The more I read of the first few chapters in the book, the more I found myself nodding. This, I think, is what I am missing, a way of knowing that is not a projection of my understanding onto the world, but an appreciation that the sacred can (must?) exist outside of logic, and that this, too, has a great value. A value that the ways I have been academically trained to look at the world are not equipped to measure or acknowledge. Especially after getting sick, and as I’ve been re-evaluating what is important to me and what i want to spend my time and energy on, I find myself straining to reach more of this mythical understanding and way of interacting with the world.

And so I find myself a true student again, struggling with new concepts and applying them, excited as I learn new ways to look at the world that enrich my experience. I am out of my depth, as I should be–I am a novice again, in a way I cannot remember being since my undergraduate days. One of my colleagues recently mentioned that they employ a “pedagogy of discomfort” to get their students to think critically and not rely on established modes of viewing the world. My initial reaction was “Of course! How will they learn if they can rely on what they already know and are comfortable with?”  And oh, ho, the master has become the student again, and I am reminded that my discomfort is a good thing. I am learning things I didn’t know, I am learning to think in new ways, and finding more meaning, and new meanings, in the world around me.


¹My first book of poetry, God in My Throat: The Lilith Poems (Bellowing Ark, 2009) was an exercise in recovering a lost voice; the collection is a series of persona poems told from Lilith’s perspective and addressing her exile from Eden and Christianity in general. Persona poems are some of my favorite captures of voices of lost, unheard, or ‘minor’ characters from history and myth.

² For some great readings on testimonio as recommended by my colleague Dr. Jennie Luna, see: Bernal, D. D., Burciaga, R., & Carmona, J. F. (2012). Chicana/Latina testimonios: mapping the methodological, pedagogical, and political. Equity & Excellence in Education, 45(3), 363-372; Carmona, J. F. (2014). Cutting out their tongues: Mujeres’ testimonies and the Malintzin researcher. Journal of Latino/Latin American Studies, 6(2), 113-124; Chávez, M. S. (2012). Autoethnography, a Chicana’s methodological research tool: The role of storytelling for those who have no choice but to do critical race theory. Equity & Excellence, 45(2): 334-348; Latina Feminist Group. (2001). Telling to live: Latina feminist testimonios. Durham: Duke University Press.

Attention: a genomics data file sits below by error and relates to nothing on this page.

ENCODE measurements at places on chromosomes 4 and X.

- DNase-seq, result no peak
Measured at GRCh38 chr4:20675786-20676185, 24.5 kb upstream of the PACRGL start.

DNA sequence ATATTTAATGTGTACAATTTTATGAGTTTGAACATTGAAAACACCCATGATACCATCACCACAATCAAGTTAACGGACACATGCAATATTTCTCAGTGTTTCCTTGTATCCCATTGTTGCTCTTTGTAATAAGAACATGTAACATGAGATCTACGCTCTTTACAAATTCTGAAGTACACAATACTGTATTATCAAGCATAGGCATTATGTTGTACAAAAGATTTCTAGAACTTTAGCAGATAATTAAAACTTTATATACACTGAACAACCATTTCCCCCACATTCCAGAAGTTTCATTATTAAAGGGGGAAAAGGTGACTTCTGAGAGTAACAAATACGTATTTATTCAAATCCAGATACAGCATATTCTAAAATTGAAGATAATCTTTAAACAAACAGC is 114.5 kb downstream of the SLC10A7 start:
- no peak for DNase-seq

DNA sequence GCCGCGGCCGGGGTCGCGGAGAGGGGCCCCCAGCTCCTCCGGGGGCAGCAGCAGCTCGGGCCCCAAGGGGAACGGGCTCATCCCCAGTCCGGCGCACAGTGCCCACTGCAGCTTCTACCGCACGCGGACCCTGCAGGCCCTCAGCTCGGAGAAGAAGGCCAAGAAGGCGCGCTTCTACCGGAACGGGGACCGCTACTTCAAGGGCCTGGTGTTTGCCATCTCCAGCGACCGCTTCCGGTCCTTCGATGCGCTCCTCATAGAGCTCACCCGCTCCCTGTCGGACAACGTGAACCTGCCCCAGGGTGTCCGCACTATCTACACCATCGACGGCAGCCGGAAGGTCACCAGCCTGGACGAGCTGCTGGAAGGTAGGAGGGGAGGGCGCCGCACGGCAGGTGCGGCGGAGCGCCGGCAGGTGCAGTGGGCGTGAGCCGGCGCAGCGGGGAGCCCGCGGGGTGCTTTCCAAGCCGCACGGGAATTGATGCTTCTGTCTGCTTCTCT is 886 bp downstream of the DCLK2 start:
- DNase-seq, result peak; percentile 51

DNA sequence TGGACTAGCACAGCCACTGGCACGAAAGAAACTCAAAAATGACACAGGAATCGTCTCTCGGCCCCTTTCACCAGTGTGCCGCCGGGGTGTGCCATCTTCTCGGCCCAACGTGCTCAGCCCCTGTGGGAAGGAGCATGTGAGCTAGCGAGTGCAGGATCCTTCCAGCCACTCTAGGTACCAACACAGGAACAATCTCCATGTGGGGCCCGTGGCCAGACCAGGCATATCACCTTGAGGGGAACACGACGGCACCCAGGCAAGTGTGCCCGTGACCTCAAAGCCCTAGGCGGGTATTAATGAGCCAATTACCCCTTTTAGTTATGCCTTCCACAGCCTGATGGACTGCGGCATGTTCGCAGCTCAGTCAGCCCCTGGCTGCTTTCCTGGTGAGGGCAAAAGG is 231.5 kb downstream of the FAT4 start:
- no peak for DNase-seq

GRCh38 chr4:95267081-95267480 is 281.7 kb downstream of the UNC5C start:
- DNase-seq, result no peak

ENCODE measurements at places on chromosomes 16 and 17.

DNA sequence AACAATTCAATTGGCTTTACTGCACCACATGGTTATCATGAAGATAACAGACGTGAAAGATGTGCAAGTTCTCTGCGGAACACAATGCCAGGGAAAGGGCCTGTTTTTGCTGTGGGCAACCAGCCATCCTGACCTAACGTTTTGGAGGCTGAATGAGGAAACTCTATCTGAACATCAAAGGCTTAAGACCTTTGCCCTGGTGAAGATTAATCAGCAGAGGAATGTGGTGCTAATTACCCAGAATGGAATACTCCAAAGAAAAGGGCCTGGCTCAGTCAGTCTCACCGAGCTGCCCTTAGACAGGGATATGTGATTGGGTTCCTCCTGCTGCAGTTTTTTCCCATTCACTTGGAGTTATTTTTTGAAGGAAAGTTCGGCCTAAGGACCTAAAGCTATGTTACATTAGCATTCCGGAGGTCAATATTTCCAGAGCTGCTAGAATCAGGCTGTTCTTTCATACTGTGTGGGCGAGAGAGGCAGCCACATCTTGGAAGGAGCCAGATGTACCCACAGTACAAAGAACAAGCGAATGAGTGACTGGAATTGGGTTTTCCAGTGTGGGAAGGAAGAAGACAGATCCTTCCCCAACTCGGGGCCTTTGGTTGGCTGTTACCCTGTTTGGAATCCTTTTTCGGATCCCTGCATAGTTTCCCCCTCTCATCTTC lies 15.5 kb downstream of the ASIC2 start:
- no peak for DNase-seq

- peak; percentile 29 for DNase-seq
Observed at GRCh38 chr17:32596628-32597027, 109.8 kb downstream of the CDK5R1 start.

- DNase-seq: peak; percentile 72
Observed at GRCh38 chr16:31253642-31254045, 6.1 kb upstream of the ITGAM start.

³Hatab, L. J. (1992). Myth and philosophy: A contest of truths. LaSalle, IL: Open Court Press.

The Teaching Librarian: FJS 340 and Teaching Full-Credit Courses

To my great delight, I’ve been invited to teach in the Freedom and Justice Studies minor in Fall 2015. I’ll be teaching the three-credit upper-division interdisciplinary general education course FJS 340: Exploring Freedom and Justice on Thursday afternoons in fall 2015. The course description as it appears in the catalog is:

Starting from philosophical understandings of identity, community, and democracy the course focuses on themes such as slavery and emancipation; migration, exile, and diaspora; violence and reconciliation. Using an interdisciplinary lens that engages fields as wide-ranging as economics and literature, students will engage in trans-historical, cross-cultural exploration of freedom and justice and the various ways different peoples have attempted to put them into practice. Students will engage tools to analyze the relationship between these concepts and the structure of identity and its material effects.